For the regional list vote, our new Barometer poll produced the following results (with changes since the June Barometer poll once again indicated in brackets):

Labour: 33% (+1)

Conservatives: 27% (-1)

Plaid Cymru: 23% (-1)

Abolish the Assembly: 4% (no change)

Brexit Party: 4% (+1)

Greens: 4% (+1)

Liberal Democrats: 3% (-2)

Others: 2% (+1)

As with the other vote intention figures there are very modest changes since June. Once again Labour’s lead has apparently extended slightly; Plaid Cymru are in a strong third place; and the Liberal Democrats are taking a beating. As with the constituency ballot, this is the worst poll rating that the Welsh Lib-Dems have ever recorded; this is also the first time ever that the party have been reported to be in seventh place for the regional list vote.

Allowing for the constituency results already projected, and once again assuming uniform national swings since 2016, our new poll projects the following overall results for the Senedd’s regional list seats]

 North Wales: 2 Plaid, 2 Labour

Mid and West Wales: 3 Labour, 1 Conservative

South Wales West: 2 Conservative, 2 Plaid

South Wales Central: 3 Conservative, 1 Plaid

South Wales East: 3 Conservative, 1 Plaid

From all these figures we thus produce the following overall projected result for the Senedd:

Labour: 25 seats (20 constituency, 5 regional)

Conservatives: 19 seats (10 constituency, 9 regional)

Plaid Cymru: 15 seats (9 constituency, 6 regional)

Liberal Democrats: 1 seat (1 constituency)

There has to be some perplexion in Plaid circles in that the current apparent surge in support for Independence has not materialised in a marked rise in votes in the Assembly elections.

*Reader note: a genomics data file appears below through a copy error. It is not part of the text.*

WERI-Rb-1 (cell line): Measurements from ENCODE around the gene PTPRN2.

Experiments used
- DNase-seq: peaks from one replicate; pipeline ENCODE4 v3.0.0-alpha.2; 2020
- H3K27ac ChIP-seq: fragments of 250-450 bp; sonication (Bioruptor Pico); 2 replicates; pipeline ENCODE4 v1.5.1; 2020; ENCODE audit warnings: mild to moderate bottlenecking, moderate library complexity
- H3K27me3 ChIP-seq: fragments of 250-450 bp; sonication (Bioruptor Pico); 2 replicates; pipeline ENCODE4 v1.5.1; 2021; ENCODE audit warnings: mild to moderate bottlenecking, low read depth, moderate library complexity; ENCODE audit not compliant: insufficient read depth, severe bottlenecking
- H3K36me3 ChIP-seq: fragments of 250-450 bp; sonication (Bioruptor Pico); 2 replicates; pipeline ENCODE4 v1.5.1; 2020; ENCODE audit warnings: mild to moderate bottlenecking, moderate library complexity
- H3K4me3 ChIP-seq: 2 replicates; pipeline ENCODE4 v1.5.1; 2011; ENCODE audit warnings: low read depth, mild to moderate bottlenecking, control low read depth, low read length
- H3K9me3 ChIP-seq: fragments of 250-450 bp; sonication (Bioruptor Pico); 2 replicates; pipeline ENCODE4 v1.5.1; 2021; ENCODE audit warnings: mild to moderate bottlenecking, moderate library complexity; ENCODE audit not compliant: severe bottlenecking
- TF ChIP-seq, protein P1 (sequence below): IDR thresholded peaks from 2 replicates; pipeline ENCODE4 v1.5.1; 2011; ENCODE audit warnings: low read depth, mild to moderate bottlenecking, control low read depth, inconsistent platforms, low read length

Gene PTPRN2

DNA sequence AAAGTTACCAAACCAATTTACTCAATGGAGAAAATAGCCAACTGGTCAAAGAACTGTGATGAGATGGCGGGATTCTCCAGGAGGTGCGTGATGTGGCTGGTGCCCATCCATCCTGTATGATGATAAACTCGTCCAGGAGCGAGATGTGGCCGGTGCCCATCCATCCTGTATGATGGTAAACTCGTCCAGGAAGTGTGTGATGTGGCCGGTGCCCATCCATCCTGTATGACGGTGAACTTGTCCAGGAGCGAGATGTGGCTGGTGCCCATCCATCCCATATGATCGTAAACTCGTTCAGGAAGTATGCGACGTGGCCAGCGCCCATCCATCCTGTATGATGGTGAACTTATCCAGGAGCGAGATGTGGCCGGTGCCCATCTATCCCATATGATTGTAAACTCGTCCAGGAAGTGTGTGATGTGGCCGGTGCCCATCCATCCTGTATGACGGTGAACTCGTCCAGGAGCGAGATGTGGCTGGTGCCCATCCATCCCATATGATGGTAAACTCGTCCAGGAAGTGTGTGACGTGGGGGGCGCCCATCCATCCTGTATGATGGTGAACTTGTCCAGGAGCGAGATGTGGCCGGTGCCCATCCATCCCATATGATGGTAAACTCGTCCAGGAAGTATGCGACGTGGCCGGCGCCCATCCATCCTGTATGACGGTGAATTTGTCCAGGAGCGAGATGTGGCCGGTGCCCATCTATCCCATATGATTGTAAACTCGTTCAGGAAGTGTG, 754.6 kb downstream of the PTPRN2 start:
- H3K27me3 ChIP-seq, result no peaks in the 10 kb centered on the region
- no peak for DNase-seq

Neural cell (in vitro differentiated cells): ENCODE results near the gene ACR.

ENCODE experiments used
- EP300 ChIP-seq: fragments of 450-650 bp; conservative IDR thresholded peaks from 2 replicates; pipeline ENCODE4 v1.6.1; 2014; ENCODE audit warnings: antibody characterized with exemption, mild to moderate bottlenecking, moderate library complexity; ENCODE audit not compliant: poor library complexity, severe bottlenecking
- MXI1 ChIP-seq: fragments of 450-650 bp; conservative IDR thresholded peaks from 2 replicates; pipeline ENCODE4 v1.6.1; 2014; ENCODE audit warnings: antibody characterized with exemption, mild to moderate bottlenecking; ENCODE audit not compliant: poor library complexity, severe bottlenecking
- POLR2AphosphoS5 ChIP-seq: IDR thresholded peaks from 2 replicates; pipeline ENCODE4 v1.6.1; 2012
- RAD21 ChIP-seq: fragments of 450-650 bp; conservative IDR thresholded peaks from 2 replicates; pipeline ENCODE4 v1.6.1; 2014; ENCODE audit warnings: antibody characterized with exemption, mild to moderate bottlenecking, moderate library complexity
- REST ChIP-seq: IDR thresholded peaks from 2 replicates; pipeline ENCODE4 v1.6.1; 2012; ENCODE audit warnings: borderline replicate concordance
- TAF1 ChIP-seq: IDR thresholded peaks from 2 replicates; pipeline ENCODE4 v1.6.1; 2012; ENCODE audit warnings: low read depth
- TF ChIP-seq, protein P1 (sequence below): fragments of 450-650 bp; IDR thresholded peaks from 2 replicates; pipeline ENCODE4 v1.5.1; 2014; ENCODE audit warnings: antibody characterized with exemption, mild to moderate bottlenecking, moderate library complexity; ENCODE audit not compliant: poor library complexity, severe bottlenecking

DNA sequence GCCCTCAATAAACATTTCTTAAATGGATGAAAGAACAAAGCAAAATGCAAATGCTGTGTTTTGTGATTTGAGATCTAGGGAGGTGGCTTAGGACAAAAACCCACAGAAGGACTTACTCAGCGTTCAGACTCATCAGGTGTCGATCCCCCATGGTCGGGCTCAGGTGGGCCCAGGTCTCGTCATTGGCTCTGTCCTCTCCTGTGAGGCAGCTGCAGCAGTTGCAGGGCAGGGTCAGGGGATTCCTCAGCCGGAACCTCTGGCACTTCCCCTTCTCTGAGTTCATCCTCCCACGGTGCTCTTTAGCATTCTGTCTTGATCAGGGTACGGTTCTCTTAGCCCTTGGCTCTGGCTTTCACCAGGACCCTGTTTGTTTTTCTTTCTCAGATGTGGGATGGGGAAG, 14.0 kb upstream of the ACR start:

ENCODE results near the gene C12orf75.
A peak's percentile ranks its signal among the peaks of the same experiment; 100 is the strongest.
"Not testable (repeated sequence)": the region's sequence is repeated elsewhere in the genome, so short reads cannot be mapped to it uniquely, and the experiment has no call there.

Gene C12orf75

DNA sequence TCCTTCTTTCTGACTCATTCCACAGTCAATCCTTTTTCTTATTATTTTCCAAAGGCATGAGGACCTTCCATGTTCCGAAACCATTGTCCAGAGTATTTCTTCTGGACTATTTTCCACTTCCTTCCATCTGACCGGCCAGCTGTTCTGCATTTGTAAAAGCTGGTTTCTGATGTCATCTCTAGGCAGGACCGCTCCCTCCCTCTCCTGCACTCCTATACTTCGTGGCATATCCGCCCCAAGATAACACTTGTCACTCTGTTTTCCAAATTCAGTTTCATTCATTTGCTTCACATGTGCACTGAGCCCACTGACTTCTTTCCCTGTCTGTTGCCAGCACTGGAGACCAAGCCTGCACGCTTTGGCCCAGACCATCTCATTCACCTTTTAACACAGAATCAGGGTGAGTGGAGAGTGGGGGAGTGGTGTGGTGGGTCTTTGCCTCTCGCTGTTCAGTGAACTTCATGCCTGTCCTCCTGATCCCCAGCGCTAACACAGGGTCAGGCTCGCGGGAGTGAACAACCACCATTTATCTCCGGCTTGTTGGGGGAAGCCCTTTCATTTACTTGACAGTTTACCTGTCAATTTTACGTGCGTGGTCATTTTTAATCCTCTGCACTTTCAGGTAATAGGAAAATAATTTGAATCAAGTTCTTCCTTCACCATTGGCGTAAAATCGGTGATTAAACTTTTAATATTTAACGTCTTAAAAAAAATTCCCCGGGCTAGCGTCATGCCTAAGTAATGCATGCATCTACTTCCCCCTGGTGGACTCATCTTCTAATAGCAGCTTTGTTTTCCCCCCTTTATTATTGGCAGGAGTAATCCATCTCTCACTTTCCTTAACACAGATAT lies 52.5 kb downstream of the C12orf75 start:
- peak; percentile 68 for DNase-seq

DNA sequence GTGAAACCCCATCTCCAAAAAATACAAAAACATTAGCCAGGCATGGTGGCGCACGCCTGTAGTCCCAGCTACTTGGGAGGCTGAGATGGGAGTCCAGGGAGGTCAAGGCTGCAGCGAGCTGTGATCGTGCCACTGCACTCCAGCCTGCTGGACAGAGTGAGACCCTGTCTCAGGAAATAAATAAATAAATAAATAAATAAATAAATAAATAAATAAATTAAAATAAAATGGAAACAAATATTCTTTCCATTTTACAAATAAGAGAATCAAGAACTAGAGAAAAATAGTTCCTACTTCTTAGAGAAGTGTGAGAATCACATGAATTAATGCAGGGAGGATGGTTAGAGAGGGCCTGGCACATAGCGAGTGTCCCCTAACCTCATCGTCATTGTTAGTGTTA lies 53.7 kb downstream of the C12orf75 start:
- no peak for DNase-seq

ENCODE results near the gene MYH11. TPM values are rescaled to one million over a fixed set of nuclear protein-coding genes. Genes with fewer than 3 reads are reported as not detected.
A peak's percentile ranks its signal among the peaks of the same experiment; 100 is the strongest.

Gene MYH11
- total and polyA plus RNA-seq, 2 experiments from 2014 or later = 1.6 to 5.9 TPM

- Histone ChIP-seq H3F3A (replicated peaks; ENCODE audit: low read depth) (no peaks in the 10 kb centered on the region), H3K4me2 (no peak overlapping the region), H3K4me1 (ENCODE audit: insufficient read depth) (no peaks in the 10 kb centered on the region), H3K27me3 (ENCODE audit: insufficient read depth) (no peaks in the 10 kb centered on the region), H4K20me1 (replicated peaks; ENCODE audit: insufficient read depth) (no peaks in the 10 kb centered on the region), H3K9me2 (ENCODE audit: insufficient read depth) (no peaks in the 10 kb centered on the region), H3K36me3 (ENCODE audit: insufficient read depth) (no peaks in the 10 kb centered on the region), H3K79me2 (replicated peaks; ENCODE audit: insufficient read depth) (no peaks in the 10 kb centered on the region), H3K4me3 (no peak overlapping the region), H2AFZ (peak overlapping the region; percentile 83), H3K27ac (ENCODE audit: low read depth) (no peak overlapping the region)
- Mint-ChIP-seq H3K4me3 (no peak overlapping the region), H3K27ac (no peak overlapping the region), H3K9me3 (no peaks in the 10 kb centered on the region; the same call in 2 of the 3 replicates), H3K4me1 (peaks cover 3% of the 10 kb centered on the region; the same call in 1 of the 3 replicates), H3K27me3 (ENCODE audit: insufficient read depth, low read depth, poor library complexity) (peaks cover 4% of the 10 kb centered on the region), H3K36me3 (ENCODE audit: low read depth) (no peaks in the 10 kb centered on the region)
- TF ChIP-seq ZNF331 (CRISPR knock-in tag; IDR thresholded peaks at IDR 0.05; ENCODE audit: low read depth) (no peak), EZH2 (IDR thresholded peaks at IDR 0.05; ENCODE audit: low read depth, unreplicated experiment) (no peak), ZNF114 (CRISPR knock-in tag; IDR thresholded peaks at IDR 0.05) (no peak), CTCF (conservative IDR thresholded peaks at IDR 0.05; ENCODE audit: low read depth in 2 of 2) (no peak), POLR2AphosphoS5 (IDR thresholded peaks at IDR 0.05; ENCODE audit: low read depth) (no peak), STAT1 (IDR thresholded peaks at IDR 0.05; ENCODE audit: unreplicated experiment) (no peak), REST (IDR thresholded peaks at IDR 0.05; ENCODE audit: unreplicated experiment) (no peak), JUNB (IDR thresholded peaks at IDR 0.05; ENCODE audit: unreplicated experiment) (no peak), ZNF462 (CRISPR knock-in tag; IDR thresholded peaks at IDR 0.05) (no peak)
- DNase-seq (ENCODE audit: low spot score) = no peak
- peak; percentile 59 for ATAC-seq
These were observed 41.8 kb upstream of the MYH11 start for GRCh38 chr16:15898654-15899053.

This could to some degree to a summer in which the party has struggled to find a voice amongst the corona virus as  First Minister Mark Drakefords profile has risen and it's possible , that devolution has aided the Labour partyw two recent polls published  suggesting  that the Welsh Government is more trusted on Covid-19 than their counterparts in the UK Government.

OfCom’s media consumption survey showed that 82% trust information from the Welsh Government compared to 62% who trust the UK Government.

Meanwhile, a YouGov/ITV poll showed that 62% think the Welsh Government is handling the pandemic well, while only 34% said the same for the UK Government.

There was also a significant gap in how the leaders of the Welsh and UK Governments were deemed to have performed.

With ‘don’t know’ removed, 66% thought First Minister Mark Drakeford had done well while only 39% said the same about Prime Minister Boris Johnson.

Whilst I doubt any of Welsh Labour's would want the Corona Virus crisis to take us into May next year , they will no doubt trust the "Trust" in the current Welsh Labour  Government.

Nevertheless the Assembly election could see a three party spilt and a Labour-Plaid Coalition.

With just one from another Party Kirsty Williams relying on  her profile in her constituency , to win Brecon and Radnor , she could could  herself  surplus to the next Welsh Government and struggling to find her voice  in opposition.

Still who knows , there may be a fall out from the Scottish Independence campaignt and if not an earthquake a major tremor.